Brazil now has its own version of the January 6, 2021 attack on the US Capitol by supporters of defeated President Donald Trump. Two years and two days later, supporters of former President Jair Bolsonaro stormed the National Congress, the Supreme Court and the presidential palace in Brasilia, cementing Bolsonaro’s credentials as the “Trump of the tropics.”
The uncanny similarity between the failed insurrection in Brazil and the attack on the US Capitol highlights the many similarities between Bolsonaro and Trump. Both are far-right, anti-democratic one-term presidents who have served misinformation and bravado during the COVID-19 pandemic, claiming hundreds of thousands of lives. Both have exploited the press and challenged the independence of their judiciary. Both claimed that only massive fraud and rigged voting machines could defeat re-election bids. Their legacy is the millions of citizens who questioned the integrity of their country’s elections and the thousands who attacked their capitals and brutalized police officers in a futile attempt to overthrow democracy.
But the subtle differences between the postpresidencies of Bolsonaro and Trump underscore the importance of prosecuting former anti-democratic leaders. Many Americans fear that charging Trump with inciting an insurrection would result in a tit-for-tat dynamic in which each successive administration uses the courts to settle political scores. But Brazil’s history since the restoration of democracy in 1989 suggests otherwise.
Fernando Collor, Brazil’s first democratically elected president after the end of the military regime, resigned in 1992 after being accused of influence peddling. He was impeached anyway, and thus disqualified from holding elected office again. Collor was later acquitted of the criminal charges, and eventually his political rights were restored, allowing him to run for (and win) lower office.
Subsequent charges were brought against Brazilian presidents later, and some were subjected to judicial abuses, but Brazil did not get sucked into an endless cycle of retaliatory trials. Fernando Henrique Cardoso, who succeeded Collor, was a vocal critic of his successor (and current president), Luiz Inacio Lula da Silva. But Lula’s administration has not used the judicial system to settle scores. Lula himself was convicted of corruption and sentenced to 12 years in prison before his conviction was overturned, and he was released in 2019 after serving less than two years. In the end, Lula regained his political rights and continued to run for the presidency again, defeating Bolsonaro, but the reasons for the indictment were not purely political.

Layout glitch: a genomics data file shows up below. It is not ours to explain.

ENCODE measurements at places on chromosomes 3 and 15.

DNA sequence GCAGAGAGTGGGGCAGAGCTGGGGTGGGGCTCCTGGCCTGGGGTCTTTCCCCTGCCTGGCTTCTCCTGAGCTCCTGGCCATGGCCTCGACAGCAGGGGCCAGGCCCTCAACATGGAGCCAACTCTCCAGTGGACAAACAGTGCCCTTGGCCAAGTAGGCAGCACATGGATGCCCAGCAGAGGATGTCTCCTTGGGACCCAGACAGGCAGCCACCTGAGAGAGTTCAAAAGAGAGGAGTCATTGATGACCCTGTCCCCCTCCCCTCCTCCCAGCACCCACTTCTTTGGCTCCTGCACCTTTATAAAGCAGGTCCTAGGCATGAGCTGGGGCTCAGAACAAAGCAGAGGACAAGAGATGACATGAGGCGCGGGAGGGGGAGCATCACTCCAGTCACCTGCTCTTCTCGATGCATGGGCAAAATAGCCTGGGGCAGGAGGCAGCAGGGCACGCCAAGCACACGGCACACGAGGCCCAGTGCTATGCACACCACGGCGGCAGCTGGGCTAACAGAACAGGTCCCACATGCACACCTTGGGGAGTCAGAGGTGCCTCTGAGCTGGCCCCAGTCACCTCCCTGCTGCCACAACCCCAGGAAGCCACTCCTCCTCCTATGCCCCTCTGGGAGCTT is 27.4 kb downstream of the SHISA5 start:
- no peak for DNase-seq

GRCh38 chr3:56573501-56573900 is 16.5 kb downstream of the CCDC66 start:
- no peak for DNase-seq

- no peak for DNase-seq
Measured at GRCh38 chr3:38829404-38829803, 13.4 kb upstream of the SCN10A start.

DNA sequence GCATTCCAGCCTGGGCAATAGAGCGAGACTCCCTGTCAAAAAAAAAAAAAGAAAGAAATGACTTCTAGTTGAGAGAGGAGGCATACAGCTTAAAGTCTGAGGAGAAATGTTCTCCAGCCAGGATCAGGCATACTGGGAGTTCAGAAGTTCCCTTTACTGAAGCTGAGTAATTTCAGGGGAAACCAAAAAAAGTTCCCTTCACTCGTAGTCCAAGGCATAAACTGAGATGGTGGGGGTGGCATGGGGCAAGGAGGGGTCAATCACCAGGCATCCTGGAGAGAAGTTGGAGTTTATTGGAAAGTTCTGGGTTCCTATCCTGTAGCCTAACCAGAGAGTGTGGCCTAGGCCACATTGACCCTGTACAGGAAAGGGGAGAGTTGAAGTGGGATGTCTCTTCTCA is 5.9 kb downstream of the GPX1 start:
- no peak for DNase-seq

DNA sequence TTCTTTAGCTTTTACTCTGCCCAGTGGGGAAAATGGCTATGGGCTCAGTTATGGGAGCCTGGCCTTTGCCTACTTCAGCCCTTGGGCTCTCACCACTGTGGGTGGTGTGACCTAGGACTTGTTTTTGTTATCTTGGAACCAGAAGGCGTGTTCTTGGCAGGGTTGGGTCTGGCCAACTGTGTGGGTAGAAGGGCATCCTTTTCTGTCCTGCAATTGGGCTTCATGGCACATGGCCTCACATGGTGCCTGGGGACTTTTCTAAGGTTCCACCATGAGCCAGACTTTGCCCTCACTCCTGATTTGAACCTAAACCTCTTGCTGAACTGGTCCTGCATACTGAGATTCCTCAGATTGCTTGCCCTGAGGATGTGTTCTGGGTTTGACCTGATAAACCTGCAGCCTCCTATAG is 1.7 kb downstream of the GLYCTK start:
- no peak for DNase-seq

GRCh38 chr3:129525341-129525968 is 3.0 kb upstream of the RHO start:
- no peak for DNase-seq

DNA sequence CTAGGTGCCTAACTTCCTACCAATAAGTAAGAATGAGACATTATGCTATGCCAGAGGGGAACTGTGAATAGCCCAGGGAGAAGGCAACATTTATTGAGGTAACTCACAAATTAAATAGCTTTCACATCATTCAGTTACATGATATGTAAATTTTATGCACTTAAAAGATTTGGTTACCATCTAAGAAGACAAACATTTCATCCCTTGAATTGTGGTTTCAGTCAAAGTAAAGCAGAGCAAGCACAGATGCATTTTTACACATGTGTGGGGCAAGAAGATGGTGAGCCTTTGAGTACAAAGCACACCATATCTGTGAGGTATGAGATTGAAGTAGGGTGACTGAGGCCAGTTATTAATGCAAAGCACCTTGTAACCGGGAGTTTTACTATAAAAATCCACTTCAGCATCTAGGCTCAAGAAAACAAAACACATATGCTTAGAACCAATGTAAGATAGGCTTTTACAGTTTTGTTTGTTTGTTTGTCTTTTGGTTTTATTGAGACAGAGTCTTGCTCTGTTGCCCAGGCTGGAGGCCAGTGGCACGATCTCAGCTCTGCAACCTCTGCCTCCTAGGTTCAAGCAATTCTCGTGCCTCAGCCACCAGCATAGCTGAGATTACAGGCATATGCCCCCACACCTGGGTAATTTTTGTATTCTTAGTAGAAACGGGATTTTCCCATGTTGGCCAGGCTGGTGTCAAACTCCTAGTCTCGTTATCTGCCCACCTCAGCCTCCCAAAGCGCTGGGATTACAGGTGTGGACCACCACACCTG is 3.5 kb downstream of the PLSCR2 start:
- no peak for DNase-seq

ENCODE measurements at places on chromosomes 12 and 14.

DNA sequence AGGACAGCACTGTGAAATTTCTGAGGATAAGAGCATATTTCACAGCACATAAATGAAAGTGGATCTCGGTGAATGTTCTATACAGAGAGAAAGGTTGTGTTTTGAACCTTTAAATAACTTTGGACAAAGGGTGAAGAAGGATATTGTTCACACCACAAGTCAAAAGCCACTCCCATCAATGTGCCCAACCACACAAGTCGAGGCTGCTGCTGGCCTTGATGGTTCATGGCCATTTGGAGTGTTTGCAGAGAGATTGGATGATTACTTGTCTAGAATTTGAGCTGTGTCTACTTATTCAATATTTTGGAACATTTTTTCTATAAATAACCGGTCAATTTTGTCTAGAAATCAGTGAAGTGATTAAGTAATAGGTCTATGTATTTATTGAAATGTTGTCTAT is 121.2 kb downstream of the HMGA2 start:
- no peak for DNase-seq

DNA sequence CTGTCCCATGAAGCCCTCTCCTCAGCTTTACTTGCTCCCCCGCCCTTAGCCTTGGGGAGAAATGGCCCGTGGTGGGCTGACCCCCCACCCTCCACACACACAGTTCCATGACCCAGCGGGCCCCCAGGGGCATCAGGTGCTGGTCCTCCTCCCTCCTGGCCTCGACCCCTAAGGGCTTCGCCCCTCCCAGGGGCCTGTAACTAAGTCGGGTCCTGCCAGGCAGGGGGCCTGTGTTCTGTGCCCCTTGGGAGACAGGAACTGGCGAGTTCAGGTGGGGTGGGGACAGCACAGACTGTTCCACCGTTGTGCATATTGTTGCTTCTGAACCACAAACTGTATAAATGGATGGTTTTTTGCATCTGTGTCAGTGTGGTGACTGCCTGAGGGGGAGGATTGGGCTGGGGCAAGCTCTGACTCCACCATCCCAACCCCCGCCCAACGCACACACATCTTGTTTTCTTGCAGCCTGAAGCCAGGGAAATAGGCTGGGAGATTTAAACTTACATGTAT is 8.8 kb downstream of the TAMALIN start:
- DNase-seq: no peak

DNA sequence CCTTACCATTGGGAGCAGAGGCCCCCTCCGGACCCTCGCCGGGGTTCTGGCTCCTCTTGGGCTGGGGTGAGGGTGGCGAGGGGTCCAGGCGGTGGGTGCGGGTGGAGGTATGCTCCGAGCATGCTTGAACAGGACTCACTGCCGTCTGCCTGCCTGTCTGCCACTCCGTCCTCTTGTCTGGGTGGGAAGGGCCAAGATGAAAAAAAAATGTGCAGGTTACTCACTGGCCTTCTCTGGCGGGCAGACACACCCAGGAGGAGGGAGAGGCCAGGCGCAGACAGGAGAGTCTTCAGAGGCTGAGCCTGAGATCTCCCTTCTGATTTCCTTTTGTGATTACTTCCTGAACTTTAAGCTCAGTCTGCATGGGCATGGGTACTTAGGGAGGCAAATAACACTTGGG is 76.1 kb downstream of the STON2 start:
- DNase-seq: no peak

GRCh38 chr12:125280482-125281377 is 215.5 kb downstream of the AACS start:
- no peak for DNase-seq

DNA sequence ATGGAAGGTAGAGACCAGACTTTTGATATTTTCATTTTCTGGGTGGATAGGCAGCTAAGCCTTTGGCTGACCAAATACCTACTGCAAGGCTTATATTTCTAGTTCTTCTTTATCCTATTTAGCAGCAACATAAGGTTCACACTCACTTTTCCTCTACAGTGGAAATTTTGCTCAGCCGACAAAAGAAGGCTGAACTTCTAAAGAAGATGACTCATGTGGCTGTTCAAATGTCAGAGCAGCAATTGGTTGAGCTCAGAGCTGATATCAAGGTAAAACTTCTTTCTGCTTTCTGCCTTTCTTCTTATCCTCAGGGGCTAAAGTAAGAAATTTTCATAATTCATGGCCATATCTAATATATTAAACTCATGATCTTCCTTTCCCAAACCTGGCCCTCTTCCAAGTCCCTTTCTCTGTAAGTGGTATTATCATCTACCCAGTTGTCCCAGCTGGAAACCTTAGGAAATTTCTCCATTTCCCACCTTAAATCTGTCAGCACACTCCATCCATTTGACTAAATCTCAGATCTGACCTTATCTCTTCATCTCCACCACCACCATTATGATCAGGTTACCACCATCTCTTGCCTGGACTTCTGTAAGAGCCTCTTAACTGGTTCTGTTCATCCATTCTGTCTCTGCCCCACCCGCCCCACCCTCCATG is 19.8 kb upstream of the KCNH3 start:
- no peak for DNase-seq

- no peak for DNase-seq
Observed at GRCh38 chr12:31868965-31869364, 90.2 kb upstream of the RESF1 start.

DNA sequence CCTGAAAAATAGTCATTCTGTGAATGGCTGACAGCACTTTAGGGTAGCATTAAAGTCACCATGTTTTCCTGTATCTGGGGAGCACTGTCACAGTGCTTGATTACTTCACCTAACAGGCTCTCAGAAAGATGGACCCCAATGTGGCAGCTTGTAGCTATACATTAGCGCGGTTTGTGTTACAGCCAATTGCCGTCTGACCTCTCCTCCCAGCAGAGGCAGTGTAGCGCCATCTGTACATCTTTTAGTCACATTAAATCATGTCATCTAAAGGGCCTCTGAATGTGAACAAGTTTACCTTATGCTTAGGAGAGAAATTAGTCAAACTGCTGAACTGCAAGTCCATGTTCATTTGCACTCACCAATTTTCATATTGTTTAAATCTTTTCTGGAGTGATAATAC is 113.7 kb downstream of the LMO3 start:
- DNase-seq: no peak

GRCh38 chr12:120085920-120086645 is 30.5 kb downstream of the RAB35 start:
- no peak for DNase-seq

Bolsonaro himself could face charges linked to a fake news farm operating out of the presidential palace, as well as for spreading false information about electronic voting. When Bolsonaro’s political party asked the electoral court to annul millions of votes, the court fined him for attempting to undermine the country’s electronic voting system and froze his assets. Brazilian media has reported that Bolsonaro is effectively trying to avoid prison for himself and his family members by offering to stop attacking democracy in return for a pardon. Some have speculated that his current residence in Florida is an attempt to escape possible charges at home.
Bolsonaro’s legal exposure may explain why he has suddenly deviated from the playbook after years of closely following in his idol’s footsteps. Despite Bolsonaro’s refusal to concede in the presidential election, his chief of staff acknowledged in early November that there would be a peaceful transfer of power. While Trump continues to claim he is the victim of widespread electoral fraud, Bolsonaro has remained silent. And while Trump rallied rioters on Jan. 6 and continued to defend their actions, Bolsonaro stormed out of his stronghold near Disney World to Denounce this week’s violence in Brasilia.
Venezuela illustrates the dangers of letting insurgents get away with it. As the country’s experience shows, when ambitious dictators re-emerge, they tend to come back even more daring. In 1992, Lieutenant Colonel Hugo Chávez led two failed coups against the elected Venezuelan government. Then-President Rafael Caldera released Chávez early from prison before he was elected president in 1998. He then oversaw the destruction of Venezuela’s democracy and ruined its economy.
Ecuador offers another cautionary tale. In 2000, a severe economic crisis led to mass protests against the country’s elected president, Jamil Mouawad. The Army colonel at the scene, Lucio Gutierrez, stood by and watched as the protesters swarmed the National Convention. The protests then turned into an attempted coup, led by Gutierrez and other military officers. Gutierrez did not face a criminal trial for the attempted coup.
In 2002, Gutierrez ran for president and won. The disdain for democratic institutions he had previously displayed became a hallmark of his presidency, as he suspended the Supreme Court and later declared a state of emergency. His term ended with his escape from Ecuador by helicopter after Brazil offered him political asylum.
The final chapter of Bolsonaro’s story has yet to be written. But we are already seeing hints that fear of indictment has led to his discipline. Americans should heed this lesson: Although impeaching former presidents carries risks, the cost of allowing insurgents and autocrats to escape accountability can be prohibitively high.
Susan Stokes is Professor of Political Science at the University of Chicago and Director of Faculty at the Chicago Center for Democracy. Most recently, she co-authored Why Bother? Rethink Participation in Elections and Protests.